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Customer reviews

4.7 out of 5 stars

on 16 January 2010
When you buy this book and read through the recipes, you might find some of the quantities very small - please do not let this put you off and do not increase the quantities when you first cook one of the recipes featured in this book. When you try the recipes for yourself you will see that everything will come out just right. I've so far cooked Lacey Potato Pancakes, Stuffed Cabbage Rolls, Lamb Burgers, and the obligatory Jansson's frestelse from this book, and each of the dishes was as tasty and charming as the other - and home-made Swedish meatballs are just so much tastier than IKEA's version (leaner too, but probably not surprising). Give it a try, it's so easy.

Most of the ingredients used should be easy to obtain in the UK, with the possible exception of some of the game meats. What I like about this book is that Anna doesn't leave out recipes with harder to find ingredients, or simply give them with substitutes - the latter are mentioned in the notes, for us to have a choice. Anna's style of writing is very warm, and it's easy to feel her love for her county and people reading through the sections on Sweden the country, its customs and traditions, and - most importantly - it's cuisine.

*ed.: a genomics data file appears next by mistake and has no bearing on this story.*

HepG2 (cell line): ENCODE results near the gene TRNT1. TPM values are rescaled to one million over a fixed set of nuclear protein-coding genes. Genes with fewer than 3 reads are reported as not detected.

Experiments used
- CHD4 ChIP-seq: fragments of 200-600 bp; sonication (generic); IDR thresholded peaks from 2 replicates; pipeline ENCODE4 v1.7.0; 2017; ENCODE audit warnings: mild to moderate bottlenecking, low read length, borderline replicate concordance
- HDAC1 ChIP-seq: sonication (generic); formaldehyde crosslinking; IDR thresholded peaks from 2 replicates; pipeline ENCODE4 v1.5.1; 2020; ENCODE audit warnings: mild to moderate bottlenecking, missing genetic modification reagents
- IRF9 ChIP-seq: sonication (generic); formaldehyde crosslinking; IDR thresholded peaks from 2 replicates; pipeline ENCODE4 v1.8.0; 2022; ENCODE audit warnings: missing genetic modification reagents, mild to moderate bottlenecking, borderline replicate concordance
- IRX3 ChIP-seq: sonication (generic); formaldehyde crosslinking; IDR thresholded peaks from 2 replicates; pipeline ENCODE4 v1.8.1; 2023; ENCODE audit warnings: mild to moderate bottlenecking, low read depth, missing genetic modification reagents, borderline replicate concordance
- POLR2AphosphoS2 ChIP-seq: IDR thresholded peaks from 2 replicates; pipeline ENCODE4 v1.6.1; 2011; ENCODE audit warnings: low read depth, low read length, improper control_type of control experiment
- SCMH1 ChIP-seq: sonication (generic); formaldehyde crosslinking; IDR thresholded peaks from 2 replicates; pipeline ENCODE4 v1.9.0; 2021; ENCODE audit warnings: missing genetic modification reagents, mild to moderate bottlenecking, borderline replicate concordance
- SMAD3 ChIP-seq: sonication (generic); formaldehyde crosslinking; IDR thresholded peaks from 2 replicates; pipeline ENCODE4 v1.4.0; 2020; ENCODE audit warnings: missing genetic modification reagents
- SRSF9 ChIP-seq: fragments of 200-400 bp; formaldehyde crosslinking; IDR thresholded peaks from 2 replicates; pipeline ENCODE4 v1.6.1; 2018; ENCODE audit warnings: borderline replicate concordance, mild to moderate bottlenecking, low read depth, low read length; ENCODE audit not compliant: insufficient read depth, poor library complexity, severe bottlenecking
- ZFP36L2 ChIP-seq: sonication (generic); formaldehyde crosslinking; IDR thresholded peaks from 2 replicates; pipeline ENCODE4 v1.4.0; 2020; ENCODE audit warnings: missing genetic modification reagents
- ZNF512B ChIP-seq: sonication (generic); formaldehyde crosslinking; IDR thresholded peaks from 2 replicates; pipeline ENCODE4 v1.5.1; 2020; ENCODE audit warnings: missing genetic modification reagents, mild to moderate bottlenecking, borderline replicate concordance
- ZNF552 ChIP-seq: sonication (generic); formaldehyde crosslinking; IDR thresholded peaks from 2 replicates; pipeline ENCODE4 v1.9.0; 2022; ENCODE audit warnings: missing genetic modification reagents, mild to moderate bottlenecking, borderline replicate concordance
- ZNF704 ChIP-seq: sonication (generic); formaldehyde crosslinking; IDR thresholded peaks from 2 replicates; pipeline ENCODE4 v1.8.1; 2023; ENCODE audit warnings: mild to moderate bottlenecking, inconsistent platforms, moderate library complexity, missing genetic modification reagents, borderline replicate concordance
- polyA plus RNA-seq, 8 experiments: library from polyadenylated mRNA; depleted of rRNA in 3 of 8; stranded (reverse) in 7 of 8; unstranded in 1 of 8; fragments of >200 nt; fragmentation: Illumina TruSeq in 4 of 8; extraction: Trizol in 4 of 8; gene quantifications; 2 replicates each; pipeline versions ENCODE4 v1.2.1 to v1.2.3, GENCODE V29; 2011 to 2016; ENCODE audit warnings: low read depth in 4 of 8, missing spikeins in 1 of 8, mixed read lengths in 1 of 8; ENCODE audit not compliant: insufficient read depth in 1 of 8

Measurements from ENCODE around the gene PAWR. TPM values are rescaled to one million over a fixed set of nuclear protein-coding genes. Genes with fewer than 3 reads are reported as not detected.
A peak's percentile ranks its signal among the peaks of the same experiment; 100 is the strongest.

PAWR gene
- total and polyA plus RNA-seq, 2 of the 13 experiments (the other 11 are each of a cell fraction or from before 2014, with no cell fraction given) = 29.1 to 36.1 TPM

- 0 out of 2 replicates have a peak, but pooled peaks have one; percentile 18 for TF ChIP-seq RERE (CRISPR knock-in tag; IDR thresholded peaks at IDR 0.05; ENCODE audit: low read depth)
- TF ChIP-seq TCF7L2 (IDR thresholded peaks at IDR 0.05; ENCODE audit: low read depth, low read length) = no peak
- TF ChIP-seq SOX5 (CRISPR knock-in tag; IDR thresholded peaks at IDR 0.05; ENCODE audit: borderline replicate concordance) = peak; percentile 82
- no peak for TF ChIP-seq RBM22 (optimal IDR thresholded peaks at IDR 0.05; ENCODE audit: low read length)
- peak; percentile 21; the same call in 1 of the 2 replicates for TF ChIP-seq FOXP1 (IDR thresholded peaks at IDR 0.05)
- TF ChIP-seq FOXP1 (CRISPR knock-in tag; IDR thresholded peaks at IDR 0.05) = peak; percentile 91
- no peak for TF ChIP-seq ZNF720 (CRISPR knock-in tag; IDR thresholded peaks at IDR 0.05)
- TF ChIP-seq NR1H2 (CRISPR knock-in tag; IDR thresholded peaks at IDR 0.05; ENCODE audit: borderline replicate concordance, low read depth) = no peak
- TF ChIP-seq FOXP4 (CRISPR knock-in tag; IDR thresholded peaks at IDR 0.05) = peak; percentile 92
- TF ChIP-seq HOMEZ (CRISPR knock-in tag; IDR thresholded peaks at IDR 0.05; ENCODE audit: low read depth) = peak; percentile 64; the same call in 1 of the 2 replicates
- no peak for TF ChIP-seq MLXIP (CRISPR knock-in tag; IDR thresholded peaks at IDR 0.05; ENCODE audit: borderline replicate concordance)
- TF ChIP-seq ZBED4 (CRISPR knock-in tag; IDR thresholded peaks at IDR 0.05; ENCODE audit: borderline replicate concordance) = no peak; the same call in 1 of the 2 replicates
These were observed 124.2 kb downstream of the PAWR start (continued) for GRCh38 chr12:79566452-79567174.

I can but warmly recommend this book to everyone with an interest in international cuisine, or more specifically, Scandinavian food.
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on 21 December 2010
This book provides a clear, concise introduction to Swedish cuisine for anyone not familiar with it, or for anyone, like me, who has spent some time in Sweden and wishes to re-create some of the fantastic dishes they may have tried. The recipes are all easy to follow, with ingredients that are easily obtainable (and substitute ingredients are also suggested where they are not). The recipes for such Swedish classics as gravadlax, artsoppa (pea and ham soup) and biff a la linstrom (burgers with capons and beetroot) are excellent. The only downside is that some of the recipes call for wild game (e.g. hare and reindeer) or other ingredients (e.g. cloudberries) which are often hard to obtain outside of Scandinavia, but to omit them would be to leave out a vital part of understanding Swedish cuisine and even these recipes can be adapted to local ingredients. There are plenty of colour images to guide you in presentation of dishes and a useful history of Swedish cuisine at the start of the book. Whether you have hours to create on of the elaborate meat dishes or only a short time to prepare one of the tasty appetizers, there is something here for everyone.
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on 12 August 2016
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